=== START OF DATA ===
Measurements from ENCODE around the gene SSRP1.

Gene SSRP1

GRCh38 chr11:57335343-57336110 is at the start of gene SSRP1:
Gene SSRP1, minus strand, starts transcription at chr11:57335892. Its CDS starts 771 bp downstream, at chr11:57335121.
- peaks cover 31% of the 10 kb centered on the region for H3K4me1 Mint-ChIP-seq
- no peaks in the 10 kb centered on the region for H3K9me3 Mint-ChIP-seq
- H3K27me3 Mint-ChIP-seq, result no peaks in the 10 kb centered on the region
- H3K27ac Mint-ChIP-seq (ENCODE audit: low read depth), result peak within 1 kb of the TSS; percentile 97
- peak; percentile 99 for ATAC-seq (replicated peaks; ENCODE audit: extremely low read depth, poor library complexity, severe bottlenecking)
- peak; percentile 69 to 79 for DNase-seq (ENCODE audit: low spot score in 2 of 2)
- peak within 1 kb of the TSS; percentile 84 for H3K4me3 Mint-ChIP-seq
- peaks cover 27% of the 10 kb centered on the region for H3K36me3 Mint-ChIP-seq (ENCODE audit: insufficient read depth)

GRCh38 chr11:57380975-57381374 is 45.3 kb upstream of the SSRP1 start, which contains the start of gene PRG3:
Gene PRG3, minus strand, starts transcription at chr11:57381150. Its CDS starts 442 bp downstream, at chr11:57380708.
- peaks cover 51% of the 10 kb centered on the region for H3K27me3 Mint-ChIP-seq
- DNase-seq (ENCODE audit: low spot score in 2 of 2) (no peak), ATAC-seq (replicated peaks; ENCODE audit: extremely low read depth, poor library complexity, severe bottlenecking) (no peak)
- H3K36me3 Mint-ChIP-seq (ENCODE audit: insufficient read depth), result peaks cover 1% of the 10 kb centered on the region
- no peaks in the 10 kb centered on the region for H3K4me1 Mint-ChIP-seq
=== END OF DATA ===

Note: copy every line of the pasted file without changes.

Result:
Measurements from ENCODE around the gene SSRP1.

Gene SSRP1

GRCh38 chr11:57335343-57336110 is at the start of gene SSRP1:
Gene SSRP1, minus strand, starts transcription at chr11:57335892. Its CDS starts 771 bp downstream, at chr11:57335121.
- peaks cover 31% of the 10 kb centered on the region for H3K4me1 Mint-ChIP-seq
- no peaks in the 10 kb centered on the region for H3K9me3 Mint-ChIP-seq
- H3K27me3 Mint-ChIP-seq, result no peaks in the 10 kb centered on the region
- H3K27ac Mint-ChIP-seq (ENCODE audit: low read depth), result peak within 1 kb of the TSS; percentile 97
- peak; percentile 99 for ATAC-seq (replicated peaks; ENCODE audit: extremely low read depth, poor library complexity, severe bottlenecking)
- peak; percentile 69 to 79 for DNase-seq (ENCODE audit: low spot score in 2 of 2)
- peak within 1 kb of the TSS; percentile 84 for H3K4me3 Mint-ChIP-seq
- peaks cover 27% of the 10 kb centered on the region for H3K36me3 Mint-ChIP-seq (ENCODE audit: insufficient read depth)

GRCh38 chr11:57380975-57381374 is 45.3 kb upstream of the SSRP1 start, which contains the start of gene PRG3:
Gene PRG3, minus strand, starts transcription at chr11:57381150. Its CDS starts 442 bp downstream, at chr11:57380708.
- peaks cover 51% of the 10 kb centered on the region for H3K27me3 Mint-ChIP-seq
- DNase-seq (ENCODE audit: low spot score in 2 of 2) (no peak), ATAC-seq (replicated peaks; ENCODE audit: extremely low read depth, poor library complexity, severe bottlenecking) (no peak)
- H3K36me3 Mint-ChIP-seq (ENCODE audit: insufficient read depth), result peaks cover 1% of the 10 kb centered on the region
- no peaks in the 10 kb centered on the region for H3K4me1 Mint-ChIP-seq